Shirley has done amazingly fun blog posts and interviews at the prior stops on her blog tour, so be sure to check them out. Today, she's taking a trip back to her high school days. Pay close attention because we want you to grade her as a student when she's done! Here's Shirley on her day at YA Author Heights High:
Okay, so Shirley stuffs up the flux capacitor and goes back to high school!
First Period, Social Studies:
What I've noticed about YA Author Heights High is that everyone is super nice. They're all like "oh so what are you writing?" and "Yes, I completely understand Second Novel Syndrome, how about we sit together at lunch behind Writers Block and swap manuscripts?" and "That Librarian, Ms Oprah has got like favouritism or something". But I can't help but notice like every other school, it has CLIQUES.
The Popular People: Everyone is like in awe of them. They are like The Cullens. Everyone stares at them in the lunch hall. I mean that Markus Zusak is pretty good looking and School Captain Melina Marchetta is amazing. And I wish I was Cath Crowley and I wish John Marsden would look my way just the once. I would be so jealous of Jaclyn Moriarty if only she wasn't so darn nice. They always get the gold stars from the teachers and the school loves them too. One day maybe I will be able to share my Vegemite crispbread with them, but maybe this is just a pipe dream.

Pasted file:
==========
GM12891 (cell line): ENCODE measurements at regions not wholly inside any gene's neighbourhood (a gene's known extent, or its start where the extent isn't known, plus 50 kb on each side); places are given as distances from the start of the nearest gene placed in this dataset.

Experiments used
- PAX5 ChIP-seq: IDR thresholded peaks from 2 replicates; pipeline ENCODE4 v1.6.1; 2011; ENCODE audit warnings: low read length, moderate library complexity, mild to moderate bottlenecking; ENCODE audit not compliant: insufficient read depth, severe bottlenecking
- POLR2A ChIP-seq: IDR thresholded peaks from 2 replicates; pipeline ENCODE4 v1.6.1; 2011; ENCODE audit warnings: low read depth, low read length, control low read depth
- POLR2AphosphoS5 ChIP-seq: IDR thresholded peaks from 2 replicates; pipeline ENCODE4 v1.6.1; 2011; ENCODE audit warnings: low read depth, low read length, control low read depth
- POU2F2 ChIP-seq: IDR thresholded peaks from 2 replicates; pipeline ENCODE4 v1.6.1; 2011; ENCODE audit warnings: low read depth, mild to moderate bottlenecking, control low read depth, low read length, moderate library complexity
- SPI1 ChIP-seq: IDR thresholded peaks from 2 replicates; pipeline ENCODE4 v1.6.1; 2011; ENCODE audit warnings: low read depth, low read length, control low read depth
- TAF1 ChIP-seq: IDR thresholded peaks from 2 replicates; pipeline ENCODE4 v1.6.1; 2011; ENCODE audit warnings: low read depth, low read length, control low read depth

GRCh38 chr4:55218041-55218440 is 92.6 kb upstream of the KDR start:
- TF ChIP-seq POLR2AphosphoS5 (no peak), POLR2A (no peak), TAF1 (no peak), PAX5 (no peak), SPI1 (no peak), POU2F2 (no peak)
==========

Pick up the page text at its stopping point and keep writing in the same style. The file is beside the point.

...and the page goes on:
The Cool Kids: Wow, Lili Wilkinson has the right clothes and hair and she reads the right books and she knows how to tweet the important stuff. And Craig Silvey is the best looking hipster I have ever seen, I hope he asks me to the Year 12 formal. Gabby Williams is instantly cool cos she's from Melbourne. Leanne Hall in vintage black skivvy and capris, oh my. They hang around the bike shed being cool and themselves. They are in it for the ART.
The Newbies: These students have just moved to YAAHH this year and I'm excited. At the moment I am chaperoning Emma Cameron and Pip Harry around and showing them the canteen, toilet block, computer room etc. I reckon they will do well at YAAHH.
The Top Students: Look at those overachievers! That Kirsty Eagar, she's going to graduate and become an International Superstar. And Sonya Hartnett, always winning our school mega awards. Lucy Christopher? I didn't even know she was Australian because she's out of this world. I thought she was British. And Laura Buzo, if she over-achieves with her new novel, she might get inducted into The Popular People cos Laura "Buzo" has got serious "buzz" cred. I wish I knew the secret handshake to get into The Popular People crowd.
The Emo Kid: Me.
Second Period, Art:
I was an A grade student! Shaun Tan eat your heart out. I used to draw a lot when I was very young, when my English wasn't good (I didn't speak English fluently until I was about eight) and drawing was my only medium of expression. I made hundreds of these little picture books. But as I got better at writing my art suffered as a result and these days it's pretty piss poor! But my one Party Trick is that I can draw anything on the spot. You tell me the first thing on my your mind (hippopotamus, potato etc) and I will draw it for you. Here are some things I drew from Preloved. You get 1 point if you can figure out what they are. 2 points if you can specifically locate them in the book and a bonus golden unicorn if you can guess Number 4.